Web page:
Brian is standing at the edge of the lake watching the water. He stands stock still with his bow in his hand, but he's not looking for a fish. Turns out he is sick of fish. Instead, he's looking for one of the birds—he calls them foolbirds—that live on the edge of the lake.
Sensing something, he's stopped what he was doing, and he's just holding still, listening and looking.
This has happened to him before—somehow his senses told him that he needed to pay attention, that something had changed—and it turned out that the bear was nearby with her cubs. Brian turns slowly, and up on the bank he sees a wolf watching him. Yowza.
But Brian doesn't panic—oh no. He sees the wolf as part of the woods and part of everything else, and he nods to it. The wolf watches him a little longer, then walks off into the woods, followed by three other wolves.
How's that for a cool encounter?
Brian has changed since the last time we've seen him. It's been forty-seven days since the crash, and forty-two days since he'd heard the plane go by overhead (at the end of the last chapter). After the plane had flown away, Brian gave in to hopelessness—he let the fire go out, didn't eat, even tried to kill himself by cutting his arm with the hatchet. He wasn't able to do it, though, and finally fell into a restless, troubled sleep.
When he woke up, dried blood on his arm from the cuts, he realized that he'd been changed by the experience of the plane flying overhead. "He was not the same and would never be again like he had been," the narrator tells us. "[H]e would not die, he would not let death in again" (13.17).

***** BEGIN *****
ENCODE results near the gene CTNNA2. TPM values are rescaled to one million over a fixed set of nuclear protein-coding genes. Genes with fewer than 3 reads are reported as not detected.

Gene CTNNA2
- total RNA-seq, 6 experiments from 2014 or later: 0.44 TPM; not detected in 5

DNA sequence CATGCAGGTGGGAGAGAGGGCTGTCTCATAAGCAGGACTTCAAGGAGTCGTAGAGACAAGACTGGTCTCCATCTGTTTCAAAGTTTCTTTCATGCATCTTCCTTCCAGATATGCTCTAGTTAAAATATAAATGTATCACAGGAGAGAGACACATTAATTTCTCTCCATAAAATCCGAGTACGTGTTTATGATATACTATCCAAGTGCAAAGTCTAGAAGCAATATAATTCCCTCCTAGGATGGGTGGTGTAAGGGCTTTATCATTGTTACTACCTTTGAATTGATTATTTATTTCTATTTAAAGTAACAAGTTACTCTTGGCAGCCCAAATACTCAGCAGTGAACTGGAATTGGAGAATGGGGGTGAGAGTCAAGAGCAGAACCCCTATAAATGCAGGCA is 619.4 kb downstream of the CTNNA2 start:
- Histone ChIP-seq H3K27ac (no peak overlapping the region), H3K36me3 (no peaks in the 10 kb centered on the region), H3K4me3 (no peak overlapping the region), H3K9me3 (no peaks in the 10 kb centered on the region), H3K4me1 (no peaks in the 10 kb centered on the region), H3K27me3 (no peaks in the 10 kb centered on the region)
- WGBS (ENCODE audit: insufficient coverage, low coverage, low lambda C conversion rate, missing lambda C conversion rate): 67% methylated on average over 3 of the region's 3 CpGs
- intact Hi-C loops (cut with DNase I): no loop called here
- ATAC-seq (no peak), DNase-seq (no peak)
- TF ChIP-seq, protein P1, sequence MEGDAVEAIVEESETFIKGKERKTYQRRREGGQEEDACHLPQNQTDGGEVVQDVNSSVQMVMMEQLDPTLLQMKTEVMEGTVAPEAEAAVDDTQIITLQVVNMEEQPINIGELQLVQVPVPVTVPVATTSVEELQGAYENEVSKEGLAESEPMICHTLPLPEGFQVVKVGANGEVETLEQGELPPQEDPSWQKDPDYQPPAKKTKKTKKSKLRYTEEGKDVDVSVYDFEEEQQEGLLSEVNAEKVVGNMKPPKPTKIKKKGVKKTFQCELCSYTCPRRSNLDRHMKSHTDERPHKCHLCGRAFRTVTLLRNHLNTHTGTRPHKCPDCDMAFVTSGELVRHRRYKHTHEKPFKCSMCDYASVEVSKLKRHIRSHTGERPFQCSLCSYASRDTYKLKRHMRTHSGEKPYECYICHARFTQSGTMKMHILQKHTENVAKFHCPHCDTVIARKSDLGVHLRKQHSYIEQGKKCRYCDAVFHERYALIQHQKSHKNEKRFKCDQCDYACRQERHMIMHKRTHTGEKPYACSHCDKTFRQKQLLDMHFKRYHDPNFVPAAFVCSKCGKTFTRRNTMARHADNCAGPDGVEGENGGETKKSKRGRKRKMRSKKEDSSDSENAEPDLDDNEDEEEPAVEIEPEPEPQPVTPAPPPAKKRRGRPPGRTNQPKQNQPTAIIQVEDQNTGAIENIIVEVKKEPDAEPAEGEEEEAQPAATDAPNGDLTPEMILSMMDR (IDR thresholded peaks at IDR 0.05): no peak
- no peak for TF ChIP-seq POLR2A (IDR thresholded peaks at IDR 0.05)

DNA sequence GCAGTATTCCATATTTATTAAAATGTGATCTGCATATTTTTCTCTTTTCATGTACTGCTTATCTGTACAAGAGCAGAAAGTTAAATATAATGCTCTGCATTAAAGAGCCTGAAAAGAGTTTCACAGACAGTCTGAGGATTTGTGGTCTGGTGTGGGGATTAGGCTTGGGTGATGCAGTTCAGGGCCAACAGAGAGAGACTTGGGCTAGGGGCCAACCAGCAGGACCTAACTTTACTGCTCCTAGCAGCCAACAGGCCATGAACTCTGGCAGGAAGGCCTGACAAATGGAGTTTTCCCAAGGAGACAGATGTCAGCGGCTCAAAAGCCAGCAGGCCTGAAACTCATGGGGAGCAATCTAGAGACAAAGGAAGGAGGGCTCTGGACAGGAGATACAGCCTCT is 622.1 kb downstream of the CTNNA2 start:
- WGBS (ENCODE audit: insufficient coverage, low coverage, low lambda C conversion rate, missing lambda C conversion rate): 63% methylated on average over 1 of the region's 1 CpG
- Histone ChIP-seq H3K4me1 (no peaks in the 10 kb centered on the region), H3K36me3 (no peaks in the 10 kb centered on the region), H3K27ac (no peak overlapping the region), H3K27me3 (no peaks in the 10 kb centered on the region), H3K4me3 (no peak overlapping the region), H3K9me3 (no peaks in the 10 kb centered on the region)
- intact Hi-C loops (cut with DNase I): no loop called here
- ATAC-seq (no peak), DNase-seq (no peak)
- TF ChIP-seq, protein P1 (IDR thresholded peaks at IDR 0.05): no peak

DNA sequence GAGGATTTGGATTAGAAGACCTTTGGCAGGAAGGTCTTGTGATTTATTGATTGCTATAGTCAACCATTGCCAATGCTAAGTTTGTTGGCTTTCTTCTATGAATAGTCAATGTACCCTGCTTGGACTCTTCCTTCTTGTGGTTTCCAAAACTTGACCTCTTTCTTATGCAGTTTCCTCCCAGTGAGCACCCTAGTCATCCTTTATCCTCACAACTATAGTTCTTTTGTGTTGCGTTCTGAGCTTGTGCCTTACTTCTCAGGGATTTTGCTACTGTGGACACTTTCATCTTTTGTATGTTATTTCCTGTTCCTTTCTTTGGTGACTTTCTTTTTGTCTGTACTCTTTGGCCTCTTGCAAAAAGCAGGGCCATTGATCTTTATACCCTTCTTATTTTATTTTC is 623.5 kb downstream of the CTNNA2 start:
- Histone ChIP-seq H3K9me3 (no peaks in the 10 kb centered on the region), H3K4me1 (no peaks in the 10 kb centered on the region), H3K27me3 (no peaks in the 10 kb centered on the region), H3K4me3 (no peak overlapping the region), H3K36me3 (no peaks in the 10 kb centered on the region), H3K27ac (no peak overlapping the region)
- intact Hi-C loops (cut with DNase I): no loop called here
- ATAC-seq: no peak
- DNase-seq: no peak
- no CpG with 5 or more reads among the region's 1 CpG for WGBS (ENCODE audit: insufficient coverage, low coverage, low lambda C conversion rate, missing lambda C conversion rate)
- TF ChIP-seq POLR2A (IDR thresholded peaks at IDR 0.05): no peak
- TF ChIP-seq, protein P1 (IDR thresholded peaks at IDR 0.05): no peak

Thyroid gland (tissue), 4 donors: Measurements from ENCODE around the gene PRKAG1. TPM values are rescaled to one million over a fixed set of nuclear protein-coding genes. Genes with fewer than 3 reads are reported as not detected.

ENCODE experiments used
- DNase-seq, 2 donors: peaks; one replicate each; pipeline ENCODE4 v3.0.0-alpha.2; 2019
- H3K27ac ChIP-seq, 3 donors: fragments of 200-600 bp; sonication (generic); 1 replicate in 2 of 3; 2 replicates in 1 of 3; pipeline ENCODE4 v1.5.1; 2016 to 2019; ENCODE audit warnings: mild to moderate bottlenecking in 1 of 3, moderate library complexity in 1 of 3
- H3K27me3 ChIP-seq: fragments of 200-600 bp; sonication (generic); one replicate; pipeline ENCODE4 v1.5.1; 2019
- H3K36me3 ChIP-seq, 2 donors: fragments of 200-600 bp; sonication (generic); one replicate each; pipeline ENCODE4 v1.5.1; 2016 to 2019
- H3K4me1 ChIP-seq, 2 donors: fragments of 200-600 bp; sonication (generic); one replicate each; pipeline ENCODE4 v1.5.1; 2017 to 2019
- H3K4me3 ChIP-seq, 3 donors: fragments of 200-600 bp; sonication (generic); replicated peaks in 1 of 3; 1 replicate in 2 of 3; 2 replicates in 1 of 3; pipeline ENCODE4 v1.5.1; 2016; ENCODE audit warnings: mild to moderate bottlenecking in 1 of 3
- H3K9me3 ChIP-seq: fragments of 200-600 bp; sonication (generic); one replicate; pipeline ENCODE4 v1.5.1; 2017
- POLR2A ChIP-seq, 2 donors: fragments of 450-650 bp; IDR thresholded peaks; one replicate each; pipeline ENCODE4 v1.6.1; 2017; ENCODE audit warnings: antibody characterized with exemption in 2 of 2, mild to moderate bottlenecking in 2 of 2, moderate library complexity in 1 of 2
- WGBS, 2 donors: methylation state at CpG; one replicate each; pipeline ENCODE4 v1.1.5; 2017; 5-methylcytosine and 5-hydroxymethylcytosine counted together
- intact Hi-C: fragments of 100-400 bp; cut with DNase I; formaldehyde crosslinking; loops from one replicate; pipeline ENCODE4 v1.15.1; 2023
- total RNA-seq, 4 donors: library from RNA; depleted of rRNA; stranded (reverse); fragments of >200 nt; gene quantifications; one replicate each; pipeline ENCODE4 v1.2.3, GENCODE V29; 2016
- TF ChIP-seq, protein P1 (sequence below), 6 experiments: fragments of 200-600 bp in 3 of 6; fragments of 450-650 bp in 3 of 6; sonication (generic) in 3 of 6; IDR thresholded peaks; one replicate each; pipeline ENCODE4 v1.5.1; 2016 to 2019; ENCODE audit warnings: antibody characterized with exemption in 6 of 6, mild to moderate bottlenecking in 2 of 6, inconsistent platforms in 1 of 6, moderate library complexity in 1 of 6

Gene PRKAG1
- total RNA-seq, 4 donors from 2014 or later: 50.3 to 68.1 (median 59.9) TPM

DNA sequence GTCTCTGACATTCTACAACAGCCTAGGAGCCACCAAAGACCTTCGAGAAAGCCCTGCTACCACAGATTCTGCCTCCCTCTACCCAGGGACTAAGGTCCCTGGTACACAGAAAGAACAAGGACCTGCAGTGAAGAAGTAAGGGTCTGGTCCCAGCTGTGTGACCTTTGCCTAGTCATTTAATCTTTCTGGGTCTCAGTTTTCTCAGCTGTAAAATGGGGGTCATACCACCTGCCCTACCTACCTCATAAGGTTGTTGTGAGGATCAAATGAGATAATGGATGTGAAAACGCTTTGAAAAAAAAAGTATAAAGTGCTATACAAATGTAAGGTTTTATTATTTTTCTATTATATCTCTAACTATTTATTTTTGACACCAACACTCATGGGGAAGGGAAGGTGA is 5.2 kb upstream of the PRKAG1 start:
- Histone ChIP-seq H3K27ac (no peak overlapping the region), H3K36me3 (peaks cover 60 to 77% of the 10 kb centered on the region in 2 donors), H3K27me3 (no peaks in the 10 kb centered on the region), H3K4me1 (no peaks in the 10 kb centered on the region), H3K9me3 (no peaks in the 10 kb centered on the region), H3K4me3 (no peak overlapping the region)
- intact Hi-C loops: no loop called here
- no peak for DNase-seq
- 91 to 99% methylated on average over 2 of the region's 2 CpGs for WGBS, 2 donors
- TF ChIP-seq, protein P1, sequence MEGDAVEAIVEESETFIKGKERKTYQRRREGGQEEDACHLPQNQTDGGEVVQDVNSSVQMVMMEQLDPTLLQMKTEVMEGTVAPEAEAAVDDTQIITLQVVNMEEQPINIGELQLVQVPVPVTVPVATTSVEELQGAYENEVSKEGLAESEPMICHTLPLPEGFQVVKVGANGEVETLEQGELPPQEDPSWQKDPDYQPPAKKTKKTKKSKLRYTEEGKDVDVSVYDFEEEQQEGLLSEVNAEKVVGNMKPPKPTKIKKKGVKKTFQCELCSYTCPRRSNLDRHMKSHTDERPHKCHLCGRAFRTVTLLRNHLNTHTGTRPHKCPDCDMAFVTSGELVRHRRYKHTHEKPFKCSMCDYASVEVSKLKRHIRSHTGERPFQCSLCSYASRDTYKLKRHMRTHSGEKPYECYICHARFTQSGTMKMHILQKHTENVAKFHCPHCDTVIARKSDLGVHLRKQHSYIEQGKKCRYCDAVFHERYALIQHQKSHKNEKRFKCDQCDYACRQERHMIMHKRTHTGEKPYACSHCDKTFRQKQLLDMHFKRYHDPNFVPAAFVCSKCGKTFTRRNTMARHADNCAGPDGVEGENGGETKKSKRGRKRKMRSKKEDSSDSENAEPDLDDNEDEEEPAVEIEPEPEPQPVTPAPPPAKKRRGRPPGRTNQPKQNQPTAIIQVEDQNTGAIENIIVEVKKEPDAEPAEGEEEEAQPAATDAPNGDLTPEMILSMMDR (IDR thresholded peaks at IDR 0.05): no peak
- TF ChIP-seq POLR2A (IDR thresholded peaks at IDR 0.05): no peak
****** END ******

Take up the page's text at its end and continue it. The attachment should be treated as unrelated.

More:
So Brian started again, trying to learn and to survive—but he made a lot of mistakes. He had spent several days making a bow and some arrows, only to have the bow splinter into pieces the first time he tried to use it. He made another bow from a different kind of wood, but still had no success catching fish. Finally, he figured out that he needed to adjust his aim slightly to compensate for the way light bends underwater. (Check out an explanation of that cool physics phenomenon.)
Once he figured this out, Brian was able to catch fish pretty easily. He caught at least twenty of them that first day, roasting them over the fire on a stick and eating until he was full.
When he went to sleep that night, he was hopeful again, although it was not a hope of being rescued. Just a hope in his ability to take care of himself.